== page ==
Faithlegg Harries at the “Big House” AH Poole photo 1890’s

Returning to Faithlegg we can’t but stop to consider the early christian site, dedicated to St Ita.  Her holy well has long been a feature in the parish, but it was once known as Tobar Sionnach. or the Well of the Fox.

These and much more will feature on our walk this coming Sunday 21st August, at 12 noon.  But if you want to walk it yourself here’s a self guided walk to follow.  And if you are coming, your own stories of the area would be welcome too.

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the Faithlegg woman who died twice?

One of the oldest grave stones in Faithlegg belongs to a family named Fortune.  But the headstone creates a bit of a stir…it gives two dates of death for the lady…1745 & 1746

The headstone reads;

Here lyeth ye body of ANSTAS 
FORTUNE alias QUINLAN (daughter 
to QUNER FOURE) who departed 
this life Wensday (sic) Janry ye 22d
1745-6 aged 21 years.

So who was the lady and did she arise from her grave like some halloween yarn or is there an explanation Despite searching I have not as yet found any further information relating to Anstas or her Father.  Present day searches suggest however that Anstas is now a boys name. Apparently it means resurrection! Was someone having a joke? Or was Anstas as fortunate as her surname suggests and got two cracks at the one life?
Well locally it was held that the solution to this mystery was a dispute between two calendars.
The first calendar to mention is the Julian Calendar, which dated to 46 BC and commissioned by emperor Julius Caesar, who at the time wanted to amalgamate all the regions of his empire under the one system. All went well initially, and we still hold on to much of that system including the days of the week and months of the year. However an issue arose for the christian church in the middle ages.The calendar did not accurately calculate the exact time of each year – 365.24 days and as a consequence by the time of Pope Gregory, Church holidays were way out of whack with what the Christian church had traditionally adhered too.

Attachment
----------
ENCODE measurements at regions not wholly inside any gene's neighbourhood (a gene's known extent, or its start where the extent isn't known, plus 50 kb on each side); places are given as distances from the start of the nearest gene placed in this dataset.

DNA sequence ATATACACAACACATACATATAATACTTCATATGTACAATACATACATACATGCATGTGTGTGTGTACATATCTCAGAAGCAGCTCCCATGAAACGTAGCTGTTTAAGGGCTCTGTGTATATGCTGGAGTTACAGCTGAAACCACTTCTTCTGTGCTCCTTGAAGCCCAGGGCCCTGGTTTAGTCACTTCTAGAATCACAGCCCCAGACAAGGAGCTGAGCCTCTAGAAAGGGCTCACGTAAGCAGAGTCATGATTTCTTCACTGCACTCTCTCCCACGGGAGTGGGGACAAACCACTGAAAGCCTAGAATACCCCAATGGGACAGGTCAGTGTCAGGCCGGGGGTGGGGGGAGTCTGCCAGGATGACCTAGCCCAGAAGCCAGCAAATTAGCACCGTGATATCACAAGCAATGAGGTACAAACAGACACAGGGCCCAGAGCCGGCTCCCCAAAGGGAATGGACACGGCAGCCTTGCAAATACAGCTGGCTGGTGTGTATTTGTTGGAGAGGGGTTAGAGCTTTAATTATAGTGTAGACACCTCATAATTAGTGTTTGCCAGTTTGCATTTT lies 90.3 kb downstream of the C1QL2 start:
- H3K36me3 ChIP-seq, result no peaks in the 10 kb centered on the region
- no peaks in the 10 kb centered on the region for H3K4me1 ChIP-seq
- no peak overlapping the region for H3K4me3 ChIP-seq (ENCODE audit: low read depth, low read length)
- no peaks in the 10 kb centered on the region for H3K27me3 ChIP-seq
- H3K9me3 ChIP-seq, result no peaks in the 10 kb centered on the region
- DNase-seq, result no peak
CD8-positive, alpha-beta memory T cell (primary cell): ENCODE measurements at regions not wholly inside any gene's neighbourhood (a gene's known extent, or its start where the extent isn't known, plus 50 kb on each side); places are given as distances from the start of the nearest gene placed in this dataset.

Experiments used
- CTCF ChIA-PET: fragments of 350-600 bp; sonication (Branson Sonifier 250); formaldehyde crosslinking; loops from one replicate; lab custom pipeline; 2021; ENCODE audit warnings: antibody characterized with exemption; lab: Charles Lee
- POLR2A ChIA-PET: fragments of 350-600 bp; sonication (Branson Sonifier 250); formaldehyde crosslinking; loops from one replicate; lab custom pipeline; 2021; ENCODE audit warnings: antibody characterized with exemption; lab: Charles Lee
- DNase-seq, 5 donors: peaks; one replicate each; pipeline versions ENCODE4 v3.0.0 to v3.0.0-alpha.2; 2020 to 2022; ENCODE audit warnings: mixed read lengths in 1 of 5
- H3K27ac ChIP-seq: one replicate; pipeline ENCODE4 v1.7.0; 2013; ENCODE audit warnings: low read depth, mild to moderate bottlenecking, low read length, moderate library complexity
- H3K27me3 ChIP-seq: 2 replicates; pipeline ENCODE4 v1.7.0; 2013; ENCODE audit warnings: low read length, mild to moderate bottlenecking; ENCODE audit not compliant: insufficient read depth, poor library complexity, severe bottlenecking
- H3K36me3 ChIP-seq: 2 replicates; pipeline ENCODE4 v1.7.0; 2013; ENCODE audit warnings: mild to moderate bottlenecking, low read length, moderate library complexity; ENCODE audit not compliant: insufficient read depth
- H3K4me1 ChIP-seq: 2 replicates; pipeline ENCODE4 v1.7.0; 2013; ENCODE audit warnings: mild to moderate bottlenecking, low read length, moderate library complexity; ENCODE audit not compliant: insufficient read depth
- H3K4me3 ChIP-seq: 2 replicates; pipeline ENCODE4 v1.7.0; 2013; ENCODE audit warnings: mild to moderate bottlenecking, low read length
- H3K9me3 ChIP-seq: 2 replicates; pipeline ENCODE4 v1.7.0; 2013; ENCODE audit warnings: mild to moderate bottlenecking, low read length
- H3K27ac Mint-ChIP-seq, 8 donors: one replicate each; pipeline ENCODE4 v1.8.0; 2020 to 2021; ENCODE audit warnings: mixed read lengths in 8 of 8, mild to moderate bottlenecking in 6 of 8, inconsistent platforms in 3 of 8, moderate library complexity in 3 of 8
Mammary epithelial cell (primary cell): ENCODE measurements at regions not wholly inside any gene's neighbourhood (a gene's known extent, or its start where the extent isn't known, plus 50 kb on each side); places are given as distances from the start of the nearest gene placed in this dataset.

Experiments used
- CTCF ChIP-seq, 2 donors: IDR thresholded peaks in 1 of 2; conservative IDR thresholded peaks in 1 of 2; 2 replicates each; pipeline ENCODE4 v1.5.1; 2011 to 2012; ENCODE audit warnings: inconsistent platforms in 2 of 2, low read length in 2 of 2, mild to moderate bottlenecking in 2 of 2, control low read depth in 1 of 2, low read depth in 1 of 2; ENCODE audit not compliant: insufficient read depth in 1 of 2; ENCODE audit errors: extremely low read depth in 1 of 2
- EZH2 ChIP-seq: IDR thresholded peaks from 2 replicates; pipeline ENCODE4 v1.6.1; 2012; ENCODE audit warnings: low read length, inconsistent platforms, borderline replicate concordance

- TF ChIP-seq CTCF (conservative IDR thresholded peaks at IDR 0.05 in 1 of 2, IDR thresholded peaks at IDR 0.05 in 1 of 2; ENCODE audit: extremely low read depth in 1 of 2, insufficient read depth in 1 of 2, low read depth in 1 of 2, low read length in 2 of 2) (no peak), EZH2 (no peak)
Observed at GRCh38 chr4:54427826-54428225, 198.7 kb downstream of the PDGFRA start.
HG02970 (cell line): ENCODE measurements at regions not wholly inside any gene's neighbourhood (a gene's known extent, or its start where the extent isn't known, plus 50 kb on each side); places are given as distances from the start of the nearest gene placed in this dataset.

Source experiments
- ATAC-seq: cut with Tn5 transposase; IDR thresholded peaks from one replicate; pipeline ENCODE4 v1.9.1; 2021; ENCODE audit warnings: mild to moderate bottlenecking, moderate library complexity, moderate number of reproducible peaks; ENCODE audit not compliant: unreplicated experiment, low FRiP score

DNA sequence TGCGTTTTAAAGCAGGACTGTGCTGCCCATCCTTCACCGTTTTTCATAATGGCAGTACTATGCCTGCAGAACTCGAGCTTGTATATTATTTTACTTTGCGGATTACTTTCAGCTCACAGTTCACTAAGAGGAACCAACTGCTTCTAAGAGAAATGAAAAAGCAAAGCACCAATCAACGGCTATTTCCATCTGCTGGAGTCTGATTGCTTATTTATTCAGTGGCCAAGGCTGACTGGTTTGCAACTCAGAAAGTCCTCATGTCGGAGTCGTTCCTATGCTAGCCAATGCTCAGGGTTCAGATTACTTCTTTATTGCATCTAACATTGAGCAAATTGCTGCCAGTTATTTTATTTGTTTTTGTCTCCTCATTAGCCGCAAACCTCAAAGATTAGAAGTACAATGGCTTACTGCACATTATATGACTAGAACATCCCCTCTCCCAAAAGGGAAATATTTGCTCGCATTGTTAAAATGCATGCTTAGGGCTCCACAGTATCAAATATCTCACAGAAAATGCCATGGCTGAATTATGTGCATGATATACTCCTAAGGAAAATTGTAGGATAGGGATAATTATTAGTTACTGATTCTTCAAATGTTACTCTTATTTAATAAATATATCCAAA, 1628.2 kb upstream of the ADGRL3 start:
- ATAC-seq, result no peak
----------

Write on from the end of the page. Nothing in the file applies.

To alleviate the situation Gregory XIII initiated a review of the system and in 1582 a new calendar was initiated known as the Gregorian Calendar. This allowed for a more accurate holding ofchurch holidays and dealt with the vexed issue of the date of Easter. But to align with the church festivals the new calendar required a reboot of the system. Thus in 1582 10 days were dropped from the year.

Not everyone was enamored with the Churches approach however. Much of protestant Europe protested and refused to embrace the change. Ireland was in a bit of a dilemma, ruled from protestant England yet in matters of faith leaning more towards Rome, many in the Irish church seem to have employed the Gregorian calendar years before it was finally embraced by England, (and thus politically, Ireland) in September 1752.
Now that still doesn’t explain to me why a lady who died on 22nd Jan 1745, also listed 1746. As said the difference between the calendars was originally 10 days but as the years progressed it slowly widened – today it stands at 13 apparently, which you might need to know if you happen to visit with the nomadic Berber of North Africa, who till hold to Cesar’s calendar. But at least we can relax about the chance of meeting the un-dead on a visit to Faithlegg